Pompeo falsely claimed Obama made Iran his 'primary security partner in the Middle East'
- Secretary of State Mike Pompeo on Monday falsely claimed the Obama administration made Iran its "primary security partner in the Middle East."
- Iran has been an adversary of the US for decades, including under former President Barack Obama.
- Pompeo made these remarks after a speech at the University of Louisville as he sought to defend President Donald Trump's controversial decision to withdraw from the 2015 nuclear deal with Iran.
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Secretary of State Mike Pompeo on Monday falsely claimed the Obama administration "chose Iran to be its primary security partner in the Middle East."After delivering a speech at the University of Louisville, which was attended by Senate Majority Leader Mitch McConnell, the secretary of state and Republican leader held a discussion on various foreign policy issues. Advertisement
"The administration made an important decision, in my view that I supported, to withdraw from the previous administration's Iran nuclear deal," McConnell said. He went on to ask Pompeo: "To what extent are the Europeans resisting following our lead on that - in that decision? And the sanctions that the administration has levied against Iran, how effective have they been so far?"Pompeo essentially rewrote history in his response.
"So the previous administration chose Iran to be its primary security partner in the Middle East," Pompeo stated. "We thought that was a fundamentally flawed proposition."President Barack Obama did not at any point in his tenure view Iran as a "security partner" and even after the landmark nuclear pact was finalized continued to treat Tehran as an adversary.Advertisement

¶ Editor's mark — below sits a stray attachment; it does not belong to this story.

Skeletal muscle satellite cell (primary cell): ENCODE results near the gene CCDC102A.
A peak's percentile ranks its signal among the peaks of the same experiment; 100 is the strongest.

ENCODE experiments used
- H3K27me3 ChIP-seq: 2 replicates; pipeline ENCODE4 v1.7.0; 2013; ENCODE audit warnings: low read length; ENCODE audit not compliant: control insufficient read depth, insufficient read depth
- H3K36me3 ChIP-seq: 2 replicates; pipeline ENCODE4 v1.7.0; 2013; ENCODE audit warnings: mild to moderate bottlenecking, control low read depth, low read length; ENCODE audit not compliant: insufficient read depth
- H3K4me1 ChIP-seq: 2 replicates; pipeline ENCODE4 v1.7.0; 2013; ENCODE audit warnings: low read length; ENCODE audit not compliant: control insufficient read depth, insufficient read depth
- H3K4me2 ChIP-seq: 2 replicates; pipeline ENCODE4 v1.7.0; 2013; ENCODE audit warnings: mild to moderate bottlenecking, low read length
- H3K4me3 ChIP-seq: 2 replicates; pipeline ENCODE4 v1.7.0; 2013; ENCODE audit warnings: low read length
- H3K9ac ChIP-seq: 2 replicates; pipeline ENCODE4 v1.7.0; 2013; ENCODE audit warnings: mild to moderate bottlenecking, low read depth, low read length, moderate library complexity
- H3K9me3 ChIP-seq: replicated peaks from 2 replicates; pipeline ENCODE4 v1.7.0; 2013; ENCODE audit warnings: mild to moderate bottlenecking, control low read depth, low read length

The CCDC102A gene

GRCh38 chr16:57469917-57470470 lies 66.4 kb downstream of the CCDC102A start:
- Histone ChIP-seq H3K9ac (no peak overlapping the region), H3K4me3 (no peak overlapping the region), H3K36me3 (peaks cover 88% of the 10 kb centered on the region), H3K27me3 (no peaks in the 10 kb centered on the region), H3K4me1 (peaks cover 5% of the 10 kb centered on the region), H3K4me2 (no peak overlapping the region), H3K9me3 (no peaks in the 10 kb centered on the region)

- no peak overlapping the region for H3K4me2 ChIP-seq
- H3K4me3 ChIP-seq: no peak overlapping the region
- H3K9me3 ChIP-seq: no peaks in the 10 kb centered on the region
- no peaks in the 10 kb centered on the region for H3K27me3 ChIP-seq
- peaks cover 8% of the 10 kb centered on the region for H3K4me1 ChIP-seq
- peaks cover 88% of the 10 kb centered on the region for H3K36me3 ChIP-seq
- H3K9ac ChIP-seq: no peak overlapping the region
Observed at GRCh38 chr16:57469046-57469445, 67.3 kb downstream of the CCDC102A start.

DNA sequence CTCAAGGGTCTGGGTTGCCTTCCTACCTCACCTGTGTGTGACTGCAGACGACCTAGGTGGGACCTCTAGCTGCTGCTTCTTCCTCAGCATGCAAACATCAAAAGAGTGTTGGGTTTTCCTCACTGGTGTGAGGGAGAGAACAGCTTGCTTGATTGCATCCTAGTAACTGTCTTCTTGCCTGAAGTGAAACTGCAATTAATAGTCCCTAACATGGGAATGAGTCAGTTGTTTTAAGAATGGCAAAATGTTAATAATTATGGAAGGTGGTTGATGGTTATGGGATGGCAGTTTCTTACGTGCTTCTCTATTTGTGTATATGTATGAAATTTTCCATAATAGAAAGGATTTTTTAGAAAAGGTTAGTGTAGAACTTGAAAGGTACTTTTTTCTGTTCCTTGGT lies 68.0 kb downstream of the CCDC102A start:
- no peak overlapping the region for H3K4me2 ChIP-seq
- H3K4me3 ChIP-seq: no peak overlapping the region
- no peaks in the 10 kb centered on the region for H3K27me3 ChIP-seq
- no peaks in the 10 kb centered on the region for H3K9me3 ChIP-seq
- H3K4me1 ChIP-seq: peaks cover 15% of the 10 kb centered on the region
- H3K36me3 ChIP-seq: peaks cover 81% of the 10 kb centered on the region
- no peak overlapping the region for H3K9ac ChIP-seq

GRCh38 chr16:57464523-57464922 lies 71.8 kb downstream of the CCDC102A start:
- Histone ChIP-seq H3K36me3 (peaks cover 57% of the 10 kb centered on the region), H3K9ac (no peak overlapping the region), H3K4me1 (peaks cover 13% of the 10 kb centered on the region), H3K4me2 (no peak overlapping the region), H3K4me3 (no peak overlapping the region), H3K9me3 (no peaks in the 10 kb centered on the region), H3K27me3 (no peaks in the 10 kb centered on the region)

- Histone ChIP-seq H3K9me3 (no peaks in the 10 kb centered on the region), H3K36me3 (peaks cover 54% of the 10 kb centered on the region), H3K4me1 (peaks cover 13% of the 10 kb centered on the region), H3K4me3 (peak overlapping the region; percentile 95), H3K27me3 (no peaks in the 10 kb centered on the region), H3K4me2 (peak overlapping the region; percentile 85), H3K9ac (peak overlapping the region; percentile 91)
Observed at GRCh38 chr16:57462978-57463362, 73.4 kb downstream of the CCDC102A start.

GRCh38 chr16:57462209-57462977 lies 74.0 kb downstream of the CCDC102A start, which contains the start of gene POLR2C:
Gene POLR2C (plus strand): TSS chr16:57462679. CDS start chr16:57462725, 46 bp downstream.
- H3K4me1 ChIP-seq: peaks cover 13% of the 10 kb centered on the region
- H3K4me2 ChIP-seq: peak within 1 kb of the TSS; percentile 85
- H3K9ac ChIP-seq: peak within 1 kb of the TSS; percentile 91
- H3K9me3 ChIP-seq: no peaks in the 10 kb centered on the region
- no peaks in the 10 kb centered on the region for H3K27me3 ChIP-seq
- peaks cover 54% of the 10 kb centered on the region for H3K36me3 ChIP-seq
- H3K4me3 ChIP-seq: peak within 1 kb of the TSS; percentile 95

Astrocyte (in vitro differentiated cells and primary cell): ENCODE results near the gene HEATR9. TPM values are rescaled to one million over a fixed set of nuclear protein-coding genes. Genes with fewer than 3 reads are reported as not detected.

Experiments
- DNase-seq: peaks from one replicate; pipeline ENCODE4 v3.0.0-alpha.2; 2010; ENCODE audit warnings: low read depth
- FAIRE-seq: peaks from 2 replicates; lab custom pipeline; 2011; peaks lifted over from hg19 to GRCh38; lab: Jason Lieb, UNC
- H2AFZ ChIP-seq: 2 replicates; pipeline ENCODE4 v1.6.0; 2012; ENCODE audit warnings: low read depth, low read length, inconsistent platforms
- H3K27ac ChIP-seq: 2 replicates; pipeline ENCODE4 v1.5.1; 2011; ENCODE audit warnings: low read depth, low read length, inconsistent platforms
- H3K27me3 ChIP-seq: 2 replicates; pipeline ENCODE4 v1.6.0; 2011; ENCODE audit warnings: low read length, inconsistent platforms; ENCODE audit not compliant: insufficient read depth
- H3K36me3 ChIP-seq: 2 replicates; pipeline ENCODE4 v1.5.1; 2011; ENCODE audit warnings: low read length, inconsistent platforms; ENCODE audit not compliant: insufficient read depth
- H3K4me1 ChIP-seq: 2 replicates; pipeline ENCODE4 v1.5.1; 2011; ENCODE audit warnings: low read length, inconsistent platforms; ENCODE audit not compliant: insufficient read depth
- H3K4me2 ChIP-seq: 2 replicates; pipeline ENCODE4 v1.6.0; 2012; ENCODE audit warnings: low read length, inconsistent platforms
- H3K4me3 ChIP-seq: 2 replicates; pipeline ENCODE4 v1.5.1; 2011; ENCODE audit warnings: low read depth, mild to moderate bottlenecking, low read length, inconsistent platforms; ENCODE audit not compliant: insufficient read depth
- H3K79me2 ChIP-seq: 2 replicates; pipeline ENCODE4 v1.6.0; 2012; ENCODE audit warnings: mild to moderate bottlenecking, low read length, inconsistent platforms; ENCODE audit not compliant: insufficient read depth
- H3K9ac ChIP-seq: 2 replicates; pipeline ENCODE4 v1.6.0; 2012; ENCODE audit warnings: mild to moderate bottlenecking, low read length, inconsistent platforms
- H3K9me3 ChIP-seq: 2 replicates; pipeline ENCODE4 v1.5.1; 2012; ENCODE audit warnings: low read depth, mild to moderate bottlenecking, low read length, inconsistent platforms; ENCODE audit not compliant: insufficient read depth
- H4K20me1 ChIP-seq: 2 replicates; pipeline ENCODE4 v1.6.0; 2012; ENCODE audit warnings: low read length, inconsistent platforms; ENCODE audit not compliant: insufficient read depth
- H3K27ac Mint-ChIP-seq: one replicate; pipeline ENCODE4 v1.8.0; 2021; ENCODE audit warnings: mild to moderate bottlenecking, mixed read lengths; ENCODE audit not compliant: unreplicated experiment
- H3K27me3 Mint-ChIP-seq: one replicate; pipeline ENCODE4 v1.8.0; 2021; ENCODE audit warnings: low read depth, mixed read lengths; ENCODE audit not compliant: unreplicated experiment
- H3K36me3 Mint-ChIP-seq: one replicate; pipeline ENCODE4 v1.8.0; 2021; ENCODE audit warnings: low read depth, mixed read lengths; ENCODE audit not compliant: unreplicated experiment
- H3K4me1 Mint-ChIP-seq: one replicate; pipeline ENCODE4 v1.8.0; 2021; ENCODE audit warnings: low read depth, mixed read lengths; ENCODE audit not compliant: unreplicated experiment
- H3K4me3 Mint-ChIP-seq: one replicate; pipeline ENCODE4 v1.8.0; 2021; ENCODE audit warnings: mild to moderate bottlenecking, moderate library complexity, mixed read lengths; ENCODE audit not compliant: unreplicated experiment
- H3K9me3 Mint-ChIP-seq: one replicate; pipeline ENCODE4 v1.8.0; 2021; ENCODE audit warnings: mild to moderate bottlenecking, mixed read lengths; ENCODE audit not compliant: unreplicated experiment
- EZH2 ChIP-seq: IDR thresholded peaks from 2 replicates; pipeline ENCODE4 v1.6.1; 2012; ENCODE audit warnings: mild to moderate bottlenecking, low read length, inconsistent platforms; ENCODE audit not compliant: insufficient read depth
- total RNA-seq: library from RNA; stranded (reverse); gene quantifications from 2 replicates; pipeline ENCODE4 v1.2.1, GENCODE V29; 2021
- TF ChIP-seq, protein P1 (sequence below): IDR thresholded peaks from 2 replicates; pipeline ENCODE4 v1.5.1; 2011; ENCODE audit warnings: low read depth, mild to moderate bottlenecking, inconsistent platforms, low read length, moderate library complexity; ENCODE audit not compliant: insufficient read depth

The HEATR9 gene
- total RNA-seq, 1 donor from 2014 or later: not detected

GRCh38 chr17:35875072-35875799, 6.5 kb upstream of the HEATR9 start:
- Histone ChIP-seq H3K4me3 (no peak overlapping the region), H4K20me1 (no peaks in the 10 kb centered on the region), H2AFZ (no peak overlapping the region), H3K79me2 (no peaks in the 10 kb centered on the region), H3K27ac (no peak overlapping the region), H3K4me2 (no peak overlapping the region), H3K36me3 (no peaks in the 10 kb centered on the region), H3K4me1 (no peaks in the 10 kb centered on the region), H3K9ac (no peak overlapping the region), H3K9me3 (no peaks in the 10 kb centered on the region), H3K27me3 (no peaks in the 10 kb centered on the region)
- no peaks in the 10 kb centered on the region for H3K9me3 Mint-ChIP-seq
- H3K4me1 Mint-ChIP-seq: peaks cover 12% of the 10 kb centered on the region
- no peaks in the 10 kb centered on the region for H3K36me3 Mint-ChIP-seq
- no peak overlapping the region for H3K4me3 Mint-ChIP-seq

As it was with most of his recent predecessors and his successor, Obama's primary security partners in the Middle East were Israel and Saudi Arabia. Emblematic of this is the fact the Obama administration provided arms and other assistance to the Saudi-led coalition as it launched a war against Iran-backed Houthi rebels in Yemen back in 2015.
The US government's support for Saudi Arabia in the Yemen war has frequently faced criticism from lawmakers and groups concerned over human rights. According to a recent estimate from the Armed Conflict Location and Event Data, the conflict in Yemen has led to over 100,000 deaths (including 12,000 civilians).
Trump's decision to withdraw from the JCPOA is why it's failing, by Pompeo suggested otherwise
Photo by Chip Somodevilla/Getty Images
Pompeo's assertion that the JCPOA guaranteed there was a "glide path for Iran to have a nuclear weapon" was also misleading. President Donald Trump withdrew from the deal in May 2018 and for roughly a year after that Iran remained in compliance with the JCPOA, based on assessments from the UN's nuclear watchdog.
Trump's decision to unilaterally withdraw the US from the JCPOA was rebuked by key US allies who were signatories to the deal, including the UK, France, and Germany. As the deal has crumbled following Trump's pullout, tensions between the US and Iran have steadily increased and raised concerns of a potential war at many points - particularly this past summer amid a series of incidents involving oil tankers in the Persian Gulf region.European signatories to the deal have scrambled to save it in the wake of Trump's decision to withdraw. Advertisement
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